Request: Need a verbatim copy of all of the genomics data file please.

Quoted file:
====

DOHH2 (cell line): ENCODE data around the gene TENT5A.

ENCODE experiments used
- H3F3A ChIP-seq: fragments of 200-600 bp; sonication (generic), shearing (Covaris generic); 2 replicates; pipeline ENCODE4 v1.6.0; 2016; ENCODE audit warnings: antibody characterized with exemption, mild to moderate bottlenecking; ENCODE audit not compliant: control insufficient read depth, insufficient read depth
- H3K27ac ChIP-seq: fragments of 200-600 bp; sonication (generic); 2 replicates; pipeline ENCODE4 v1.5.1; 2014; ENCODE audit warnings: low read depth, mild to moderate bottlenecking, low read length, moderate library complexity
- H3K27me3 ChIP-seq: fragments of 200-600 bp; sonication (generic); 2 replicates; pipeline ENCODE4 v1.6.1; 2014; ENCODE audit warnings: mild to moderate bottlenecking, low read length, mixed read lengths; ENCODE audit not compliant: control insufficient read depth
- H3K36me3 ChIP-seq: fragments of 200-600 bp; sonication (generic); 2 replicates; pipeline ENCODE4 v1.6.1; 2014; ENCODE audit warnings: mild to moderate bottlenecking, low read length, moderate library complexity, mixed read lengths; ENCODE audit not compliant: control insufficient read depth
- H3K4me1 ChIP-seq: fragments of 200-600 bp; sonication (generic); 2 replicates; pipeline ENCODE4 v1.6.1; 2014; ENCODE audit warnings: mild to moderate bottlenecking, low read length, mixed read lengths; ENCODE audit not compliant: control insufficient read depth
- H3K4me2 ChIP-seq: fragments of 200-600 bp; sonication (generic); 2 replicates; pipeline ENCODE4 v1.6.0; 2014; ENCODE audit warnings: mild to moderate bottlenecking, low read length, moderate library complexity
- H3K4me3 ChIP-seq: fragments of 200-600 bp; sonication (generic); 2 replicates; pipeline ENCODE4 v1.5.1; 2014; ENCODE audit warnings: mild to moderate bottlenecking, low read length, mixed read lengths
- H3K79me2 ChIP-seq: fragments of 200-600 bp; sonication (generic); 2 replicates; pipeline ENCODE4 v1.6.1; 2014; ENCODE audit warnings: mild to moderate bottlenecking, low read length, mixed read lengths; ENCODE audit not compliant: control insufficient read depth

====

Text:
DOHH2 (cell line): ENCODE data around the gene TENT5A.

ENCODE experiments used
- H3F3A ChIP-seq: fragments of 200-600 bp; sonication (generic), shearing (Covaris generic); 2 replicates; pipeline ENCODE4 v1.6.0; 2016; ENCODE audit warnings: antibody characterized with exemption, mild to moderate bottlenecking; ENCODE audit not compliant: control insufficient read depth, insufficient read depth
- H3K27ac ChIP-seq: fragments of 200-600 bp; sonication (generic); 2 replicates; pipeline ENCODE4 v1.5.1; 2014; ENCODE audit warnings: low read depth, mild to moderate bottlenecking, low read length, moderate library complexity
- H3K27me3 ChIP-seq: fragments of 200-600 bp; sonication (generic); 2 replicates; pipeline ENCODE4 v1.6.1; 2014; ENCODE audit warnings: mild to moderate bottlenecking, low read length, mixed read lengths; ENCODE audit not compliant: control insufficient read depth
- H3K36me3 ChIP-seq: fragments of 200-600 bp; sonication (generic); 2 replicates; pipeline ENCODE4 v1.6.1; 2014; ENCODE audit warnings: mild to moderate bottlenecking, low read length, moderate library complexity, mixed read lengths; ENCODE audit not compliant: control insufficient read depth
- H3K4me1 ChIP-seq: fragments of 200-600 bp; sonication (generic); 2 replicates; pipeline ENCODE4 v1.6.1; 2014; ENCODE audit warnings: mild to moderate bottlenecking, low read length, mixed read lengths; ENCODE audit not compliant: control insufficient read depth
- H3K4me2 ChIP-seq: fragments of 200-600 bp; sonication (generic); 2 replicates; pipeline ENCODE4 v1.6.0; 2014; ENCODE audit warnings: mild to moderate bottlenecking, low read length, moderate library complexity
- H3K4me3 ChIP-seq: fragments of 200-600 bp; sonication (generic); 2 replicates; pipeline ENCODE4 v1.5.1; 2014; ENCODE audit warnings: mild to moderate bottlenecking, low read length, mixed read lengths
- H3K79me2 ChIP-seq: fragments of 200-600 bp; sonication (generic); 2 replicates; pipeline ENCODE4 v1.6.1; 2014; ENCODE audit warnings: mild to moderate bottlenecking, low read length, mixed read lengths; ENCODE audit not compliant: control insufficient read depth